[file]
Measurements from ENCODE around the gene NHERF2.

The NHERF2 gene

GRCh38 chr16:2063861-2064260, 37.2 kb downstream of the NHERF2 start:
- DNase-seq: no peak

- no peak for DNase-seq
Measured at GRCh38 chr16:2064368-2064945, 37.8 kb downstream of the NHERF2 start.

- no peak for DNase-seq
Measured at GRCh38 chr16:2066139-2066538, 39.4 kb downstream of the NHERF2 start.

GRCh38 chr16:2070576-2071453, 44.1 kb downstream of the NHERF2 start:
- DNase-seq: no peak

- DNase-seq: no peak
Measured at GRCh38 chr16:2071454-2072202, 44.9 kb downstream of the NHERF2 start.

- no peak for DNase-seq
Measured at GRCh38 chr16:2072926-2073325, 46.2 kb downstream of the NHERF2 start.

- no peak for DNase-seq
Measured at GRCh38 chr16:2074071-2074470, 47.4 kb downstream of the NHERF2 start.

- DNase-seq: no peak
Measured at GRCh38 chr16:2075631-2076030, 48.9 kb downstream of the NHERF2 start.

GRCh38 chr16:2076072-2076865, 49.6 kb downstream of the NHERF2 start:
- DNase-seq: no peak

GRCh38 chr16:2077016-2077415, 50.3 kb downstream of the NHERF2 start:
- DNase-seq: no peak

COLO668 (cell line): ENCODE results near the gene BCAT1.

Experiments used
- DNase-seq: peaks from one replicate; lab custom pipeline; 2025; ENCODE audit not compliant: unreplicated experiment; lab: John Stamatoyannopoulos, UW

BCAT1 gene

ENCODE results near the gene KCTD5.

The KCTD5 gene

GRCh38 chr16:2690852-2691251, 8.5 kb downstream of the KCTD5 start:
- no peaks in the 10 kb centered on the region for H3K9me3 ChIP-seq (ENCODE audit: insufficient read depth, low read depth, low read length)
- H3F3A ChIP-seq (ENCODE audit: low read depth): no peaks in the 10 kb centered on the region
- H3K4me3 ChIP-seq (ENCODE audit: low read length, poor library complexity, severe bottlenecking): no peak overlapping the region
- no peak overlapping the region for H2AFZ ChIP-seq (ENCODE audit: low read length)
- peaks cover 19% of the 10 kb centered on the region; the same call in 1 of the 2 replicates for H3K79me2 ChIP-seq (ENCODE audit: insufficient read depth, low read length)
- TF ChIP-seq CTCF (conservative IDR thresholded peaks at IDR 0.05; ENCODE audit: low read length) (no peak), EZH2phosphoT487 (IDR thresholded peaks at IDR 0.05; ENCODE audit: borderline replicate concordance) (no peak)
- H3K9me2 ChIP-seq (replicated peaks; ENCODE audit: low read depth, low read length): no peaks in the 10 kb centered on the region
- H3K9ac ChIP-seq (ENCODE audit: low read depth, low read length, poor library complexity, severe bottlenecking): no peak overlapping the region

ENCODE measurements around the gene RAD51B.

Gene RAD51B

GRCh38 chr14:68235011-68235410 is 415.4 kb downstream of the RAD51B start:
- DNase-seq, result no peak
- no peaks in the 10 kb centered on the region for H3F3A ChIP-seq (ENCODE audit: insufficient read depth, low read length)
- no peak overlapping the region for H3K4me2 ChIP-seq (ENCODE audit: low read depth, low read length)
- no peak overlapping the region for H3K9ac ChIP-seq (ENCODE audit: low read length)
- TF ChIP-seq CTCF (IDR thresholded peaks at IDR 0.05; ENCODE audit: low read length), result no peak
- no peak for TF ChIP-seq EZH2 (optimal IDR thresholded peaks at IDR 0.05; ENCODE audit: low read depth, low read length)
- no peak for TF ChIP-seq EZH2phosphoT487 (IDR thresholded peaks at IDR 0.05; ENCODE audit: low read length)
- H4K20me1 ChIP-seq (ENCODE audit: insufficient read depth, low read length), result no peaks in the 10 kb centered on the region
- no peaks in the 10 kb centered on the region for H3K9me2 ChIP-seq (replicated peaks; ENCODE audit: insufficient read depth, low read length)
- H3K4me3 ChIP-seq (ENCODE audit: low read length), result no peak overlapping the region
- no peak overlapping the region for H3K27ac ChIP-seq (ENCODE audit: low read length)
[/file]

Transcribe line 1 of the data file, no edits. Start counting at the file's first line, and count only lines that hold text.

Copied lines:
Measurements from ENCODE around the gene NHERF2.